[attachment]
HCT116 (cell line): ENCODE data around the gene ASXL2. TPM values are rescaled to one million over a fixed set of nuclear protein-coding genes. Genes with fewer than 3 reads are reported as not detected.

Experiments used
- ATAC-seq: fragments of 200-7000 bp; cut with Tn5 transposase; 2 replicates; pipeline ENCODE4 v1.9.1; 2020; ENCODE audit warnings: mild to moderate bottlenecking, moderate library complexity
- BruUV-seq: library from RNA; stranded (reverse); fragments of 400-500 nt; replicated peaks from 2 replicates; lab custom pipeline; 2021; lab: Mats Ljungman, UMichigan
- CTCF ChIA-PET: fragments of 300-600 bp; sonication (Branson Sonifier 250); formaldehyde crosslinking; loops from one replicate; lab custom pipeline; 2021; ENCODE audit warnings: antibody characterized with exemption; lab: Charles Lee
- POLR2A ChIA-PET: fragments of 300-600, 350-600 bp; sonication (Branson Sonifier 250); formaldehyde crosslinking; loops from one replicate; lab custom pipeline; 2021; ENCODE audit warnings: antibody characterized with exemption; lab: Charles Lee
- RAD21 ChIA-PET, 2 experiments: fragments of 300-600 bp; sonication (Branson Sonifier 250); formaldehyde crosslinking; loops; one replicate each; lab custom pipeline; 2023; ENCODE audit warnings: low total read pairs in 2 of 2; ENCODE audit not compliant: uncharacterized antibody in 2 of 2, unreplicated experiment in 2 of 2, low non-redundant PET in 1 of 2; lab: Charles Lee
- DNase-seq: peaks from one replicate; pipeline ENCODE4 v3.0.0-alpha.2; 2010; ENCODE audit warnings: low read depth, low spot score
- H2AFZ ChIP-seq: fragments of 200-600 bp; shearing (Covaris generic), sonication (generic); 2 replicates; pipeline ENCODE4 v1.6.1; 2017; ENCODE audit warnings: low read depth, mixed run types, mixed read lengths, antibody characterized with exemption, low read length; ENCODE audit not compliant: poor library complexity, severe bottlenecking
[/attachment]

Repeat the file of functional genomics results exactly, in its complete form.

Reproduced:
HCT116 (cell line): ENCODE data around the gene ASXL2. TPM values are rescaled to one million over a fixed set of nuclear protein-coding genes. Genes with fewer than 3 reads are reported as not detected.

Experiments used
- ATAC-seq: fragments of 200-7000 bp; cut with Tn5 transposase; 2 replicates; pipeline ENCODE4 v1.9.1; 2020; ENCODE audit warnings: mild to moderate bottlenecking, moderate library complexity
- BruUV-seq: library from RNA; stranded (reverse); fragments of 400-500 nt; replicated peaks from 2 replicates; lab custom pipeline; 2021; lab: Mats Ljungman, UMichigan
- CTCF ChIA-PET: fragments of 300-600 bp; sonication (Branson Sonifier 250); formaldehyde crosslinking; loops from one replicate; lab custom pipeline; 2021; ENCODE audit warnings: antibody characterized with exemption; lab: Charles Lee
- POLR2A ChIA-PET: fragments of 300-600, 350-600 bp; sonication (Branson Sonifier 250); formaldehyde crosslinking; loops from one replicate; lab custom pipeline; 2021; ENCODE audit warnings: antibody characterized with exemption; lab: Charles Lee
- RAD21 ChIA-PET, 2 experiments: fragments of 300-600 bp; sonication (Branson Sonifier 250); formaldehyde crosslinking; loops; one replicate each; lab custom pipeline; 2023; ENCODE audit warnings: low total read pairs in 2 of 2; ENCODE audit not compliant: uncharacterized antibody in 2 of 2, unreplicated experiment in 2 of 2, low non-redundant PET in 1 of 2; lab: Charles Lee
- DNase-seq: peaks from one replicate; pipeline ENCODE4 v3.0.0-alpha.2; 2010; ENCODE audit warnings: low read depth, low spot score
- H2AFZ ChIP-seq: fragments of 200-600 bp; shearing (Covaris generic), sonication (generic); 2 replicates; pipeline ENCODE4 v1.6.1; 2017; ENCODE audit warnings: low read depth, mixed run types, mixed read lengths, antibody characterized with exemption, low read length; ENCODE audit not compliant: poor library complexity, severe bottlenecking